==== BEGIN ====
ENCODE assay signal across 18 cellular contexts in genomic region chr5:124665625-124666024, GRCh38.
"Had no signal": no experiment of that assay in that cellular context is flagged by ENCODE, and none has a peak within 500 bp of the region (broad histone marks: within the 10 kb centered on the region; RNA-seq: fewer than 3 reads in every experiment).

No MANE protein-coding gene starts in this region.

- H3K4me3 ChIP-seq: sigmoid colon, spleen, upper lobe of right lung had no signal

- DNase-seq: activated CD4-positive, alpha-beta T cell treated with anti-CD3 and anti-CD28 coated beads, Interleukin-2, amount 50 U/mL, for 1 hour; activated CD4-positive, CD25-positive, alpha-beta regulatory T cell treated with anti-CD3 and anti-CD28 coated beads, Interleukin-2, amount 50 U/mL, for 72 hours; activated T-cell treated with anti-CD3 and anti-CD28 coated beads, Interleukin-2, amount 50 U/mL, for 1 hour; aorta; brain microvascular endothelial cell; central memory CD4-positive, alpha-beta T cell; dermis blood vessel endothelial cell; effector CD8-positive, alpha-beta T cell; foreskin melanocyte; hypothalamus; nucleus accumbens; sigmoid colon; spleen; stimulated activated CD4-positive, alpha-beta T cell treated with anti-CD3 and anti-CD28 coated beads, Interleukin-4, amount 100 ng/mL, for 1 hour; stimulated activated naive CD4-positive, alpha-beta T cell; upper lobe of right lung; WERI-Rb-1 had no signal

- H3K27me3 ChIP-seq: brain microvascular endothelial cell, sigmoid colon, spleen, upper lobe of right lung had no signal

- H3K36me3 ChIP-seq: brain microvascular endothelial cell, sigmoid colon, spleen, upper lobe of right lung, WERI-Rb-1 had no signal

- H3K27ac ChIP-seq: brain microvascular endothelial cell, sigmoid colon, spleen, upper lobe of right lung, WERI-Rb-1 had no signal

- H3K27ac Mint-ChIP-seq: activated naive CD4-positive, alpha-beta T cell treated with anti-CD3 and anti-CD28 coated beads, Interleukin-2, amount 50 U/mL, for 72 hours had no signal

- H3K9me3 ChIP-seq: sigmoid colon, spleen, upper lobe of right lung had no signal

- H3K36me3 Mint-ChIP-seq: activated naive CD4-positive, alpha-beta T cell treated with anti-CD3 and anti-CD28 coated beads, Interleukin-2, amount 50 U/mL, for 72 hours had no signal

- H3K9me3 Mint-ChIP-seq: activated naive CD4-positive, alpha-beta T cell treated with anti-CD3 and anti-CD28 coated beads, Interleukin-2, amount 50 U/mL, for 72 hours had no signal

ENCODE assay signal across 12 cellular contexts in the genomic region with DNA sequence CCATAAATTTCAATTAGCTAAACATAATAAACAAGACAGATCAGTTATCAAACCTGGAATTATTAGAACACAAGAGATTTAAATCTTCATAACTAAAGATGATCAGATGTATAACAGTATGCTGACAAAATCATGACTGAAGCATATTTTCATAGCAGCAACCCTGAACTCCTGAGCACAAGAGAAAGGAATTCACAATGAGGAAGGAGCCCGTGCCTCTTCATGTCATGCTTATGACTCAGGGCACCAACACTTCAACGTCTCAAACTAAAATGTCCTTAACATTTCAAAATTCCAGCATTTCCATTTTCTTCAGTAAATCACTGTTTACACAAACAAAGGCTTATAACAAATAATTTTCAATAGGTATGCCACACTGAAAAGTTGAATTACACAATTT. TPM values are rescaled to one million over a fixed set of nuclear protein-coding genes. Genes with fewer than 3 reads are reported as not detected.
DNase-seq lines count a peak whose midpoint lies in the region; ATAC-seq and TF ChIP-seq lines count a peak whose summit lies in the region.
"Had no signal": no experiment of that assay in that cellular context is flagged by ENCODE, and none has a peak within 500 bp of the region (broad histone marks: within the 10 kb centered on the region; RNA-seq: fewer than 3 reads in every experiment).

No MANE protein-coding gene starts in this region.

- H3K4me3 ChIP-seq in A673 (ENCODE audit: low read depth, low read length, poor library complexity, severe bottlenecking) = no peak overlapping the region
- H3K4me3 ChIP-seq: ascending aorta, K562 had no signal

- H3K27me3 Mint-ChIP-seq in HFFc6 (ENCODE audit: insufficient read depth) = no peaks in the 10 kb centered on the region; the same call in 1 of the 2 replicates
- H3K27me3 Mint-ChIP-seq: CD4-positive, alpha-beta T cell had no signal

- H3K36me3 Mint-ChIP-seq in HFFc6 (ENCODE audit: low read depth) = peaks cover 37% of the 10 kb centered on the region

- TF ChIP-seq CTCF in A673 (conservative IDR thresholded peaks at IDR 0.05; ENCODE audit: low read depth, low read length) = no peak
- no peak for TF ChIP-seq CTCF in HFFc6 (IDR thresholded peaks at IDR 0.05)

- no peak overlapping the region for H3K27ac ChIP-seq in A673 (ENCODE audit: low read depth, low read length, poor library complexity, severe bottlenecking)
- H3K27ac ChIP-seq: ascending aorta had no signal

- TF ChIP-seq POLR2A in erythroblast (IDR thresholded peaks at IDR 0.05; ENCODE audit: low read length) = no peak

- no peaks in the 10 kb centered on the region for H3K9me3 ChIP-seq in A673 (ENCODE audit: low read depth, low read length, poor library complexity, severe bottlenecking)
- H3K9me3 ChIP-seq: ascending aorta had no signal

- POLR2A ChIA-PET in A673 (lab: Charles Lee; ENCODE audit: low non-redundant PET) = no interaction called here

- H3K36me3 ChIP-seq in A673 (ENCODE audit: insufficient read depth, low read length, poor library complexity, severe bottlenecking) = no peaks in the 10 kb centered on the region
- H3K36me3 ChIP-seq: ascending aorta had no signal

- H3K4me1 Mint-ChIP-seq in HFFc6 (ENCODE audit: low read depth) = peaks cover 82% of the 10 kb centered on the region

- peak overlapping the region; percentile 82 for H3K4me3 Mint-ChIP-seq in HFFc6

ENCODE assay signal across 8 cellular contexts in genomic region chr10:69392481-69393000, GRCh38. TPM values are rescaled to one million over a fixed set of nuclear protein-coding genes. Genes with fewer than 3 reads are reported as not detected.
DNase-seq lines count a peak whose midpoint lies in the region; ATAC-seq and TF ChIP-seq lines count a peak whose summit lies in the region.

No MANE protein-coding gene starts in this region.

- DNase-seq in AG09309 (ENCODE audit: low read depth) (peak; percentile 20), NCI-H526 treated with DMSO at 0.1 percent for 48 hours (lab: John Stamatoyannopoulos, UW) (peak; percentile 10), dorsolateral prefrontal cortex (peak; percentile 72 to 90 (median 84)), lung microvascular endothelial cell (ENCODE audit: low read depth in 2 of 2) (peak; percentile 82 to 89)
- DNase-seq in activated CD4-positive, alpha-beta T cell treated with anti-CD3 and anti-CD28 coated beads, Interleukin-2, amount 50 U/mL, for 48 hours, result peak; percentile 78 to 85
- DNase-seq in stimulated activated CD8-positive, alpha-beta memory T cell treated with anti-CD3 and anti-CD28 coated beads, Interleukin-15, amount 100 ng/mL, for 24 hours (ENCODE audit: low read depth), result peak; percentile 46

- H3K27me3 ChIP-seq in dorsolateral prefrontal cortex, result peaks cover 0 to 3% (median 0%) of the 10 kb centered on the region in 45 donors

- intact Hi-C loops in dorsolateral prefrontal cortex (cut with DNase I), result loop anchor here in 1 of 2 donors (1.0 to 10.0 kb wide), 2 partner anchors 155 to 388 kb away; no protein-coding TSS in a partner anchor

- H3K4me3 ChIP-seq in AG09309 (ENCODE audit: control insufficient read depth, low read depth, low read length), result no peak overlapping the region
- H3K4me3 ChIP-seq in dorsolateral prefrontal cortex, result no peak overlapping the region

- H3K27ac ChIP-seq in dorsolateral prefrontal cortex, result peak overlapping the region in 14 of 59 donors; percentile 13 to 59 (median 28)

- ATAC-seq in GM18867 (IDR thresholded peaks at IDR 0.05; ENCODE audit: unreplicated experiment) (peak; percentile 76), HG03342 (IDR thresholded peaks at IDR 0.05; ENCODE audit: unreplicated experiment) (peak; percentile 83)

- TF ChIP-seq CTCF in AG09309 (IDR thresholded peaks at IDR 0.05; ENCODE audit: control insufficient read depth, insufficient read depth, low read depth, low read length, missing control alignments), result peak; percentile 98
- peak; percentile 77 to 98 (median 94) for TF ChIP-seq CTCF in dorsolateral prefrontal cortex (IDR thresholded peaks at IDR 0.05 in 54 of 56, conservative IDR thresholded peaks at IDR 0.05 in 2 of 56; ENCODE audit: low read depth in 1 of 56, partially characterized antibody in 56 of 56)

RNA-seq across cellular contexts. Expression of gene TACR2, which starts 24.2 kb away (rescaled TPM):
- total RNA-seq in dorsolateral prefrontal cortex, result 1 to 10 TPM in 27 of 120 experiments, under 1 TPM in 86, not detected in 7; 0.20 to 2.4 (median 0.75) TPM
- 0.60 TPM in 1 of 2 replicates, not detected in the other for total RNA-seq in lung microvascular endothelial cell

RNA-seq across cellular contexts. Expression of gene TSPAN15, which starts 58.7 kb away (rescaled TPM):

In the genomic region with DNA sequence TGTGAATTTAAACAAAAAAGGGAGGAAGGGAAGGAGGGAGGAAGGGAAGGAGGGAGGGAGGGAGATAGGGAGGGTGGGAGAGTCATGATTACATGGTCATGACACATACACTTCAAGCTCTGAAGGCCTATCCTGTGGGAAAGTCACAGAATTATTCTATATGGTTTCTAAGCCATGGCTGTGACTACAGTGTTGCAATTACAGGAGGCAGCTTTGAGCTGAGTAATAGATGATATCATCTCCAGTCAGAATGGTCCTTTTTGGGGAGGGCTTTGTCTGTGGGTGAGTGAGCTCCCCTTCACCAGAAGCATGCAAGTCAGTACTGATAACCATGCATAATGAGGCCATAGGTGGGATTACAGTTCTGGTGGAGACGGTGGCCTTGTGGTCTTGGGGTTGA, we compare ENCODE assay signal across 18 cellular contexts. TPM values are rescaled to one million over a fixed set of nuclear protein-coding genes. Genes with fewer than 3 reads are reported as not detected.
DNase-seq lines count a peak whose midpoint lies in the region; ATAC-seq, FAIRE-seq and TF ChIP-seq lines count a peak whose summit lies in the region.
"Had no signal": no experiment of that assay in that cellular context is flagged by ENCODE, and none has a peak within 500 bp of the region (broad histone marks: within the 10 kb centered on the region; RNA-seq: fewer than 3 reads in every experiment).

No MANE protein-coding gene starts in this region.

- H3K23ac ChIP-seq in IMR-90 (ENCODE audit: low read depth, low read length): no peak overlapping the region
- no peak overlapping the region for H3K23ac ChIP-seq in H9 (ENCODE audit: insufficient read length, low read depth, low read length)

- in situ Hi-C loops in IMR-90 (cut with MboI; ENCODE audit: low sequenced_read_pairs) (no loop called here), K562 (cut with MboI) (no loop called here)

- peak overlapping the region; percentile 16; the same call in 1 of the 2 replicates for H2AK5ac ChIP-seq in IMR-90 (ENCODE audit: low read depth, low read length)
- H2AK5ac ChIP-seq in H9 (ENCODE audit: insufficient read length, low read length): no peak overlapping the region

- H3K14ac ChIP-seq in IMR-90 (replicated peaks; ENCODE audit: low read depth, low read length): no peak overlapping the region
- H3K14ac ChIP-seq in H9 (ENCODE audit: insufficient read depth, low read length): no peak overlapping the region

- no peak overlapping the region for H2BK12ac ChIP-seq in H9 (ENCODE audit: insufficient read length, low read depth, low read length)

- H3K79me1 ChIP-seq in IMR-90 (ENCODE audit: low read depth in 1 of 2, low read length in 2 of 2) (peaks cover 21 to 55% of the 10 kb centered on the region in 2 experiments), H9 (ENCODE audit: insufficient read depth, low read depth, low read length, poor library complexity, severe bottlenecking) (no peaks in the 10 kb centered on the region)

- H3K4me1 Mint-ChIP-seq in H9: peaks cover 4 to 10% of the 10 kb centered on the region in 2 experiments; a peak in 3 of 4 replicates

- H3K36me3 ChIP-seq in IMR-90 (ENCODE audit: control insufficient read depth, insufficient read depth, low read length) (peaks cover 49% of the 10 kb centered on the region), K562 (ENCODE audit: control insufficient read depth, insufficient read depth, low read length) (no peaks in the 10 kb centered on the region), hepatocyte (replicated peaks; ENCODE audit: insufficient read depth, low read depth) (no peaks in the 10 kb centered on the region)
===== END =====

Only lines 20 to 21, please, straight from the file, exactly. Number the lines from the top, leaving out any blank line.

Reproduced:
- H3K27me3 Mint-ChIP-seq: CD4-positive, alpha-beta T cell had no signal

- H3K36me3 Mint-ChIP-seq in HFFc6 (ENCODE audit: low read depth) = peaks cover 37% of the 10 kb centered on the region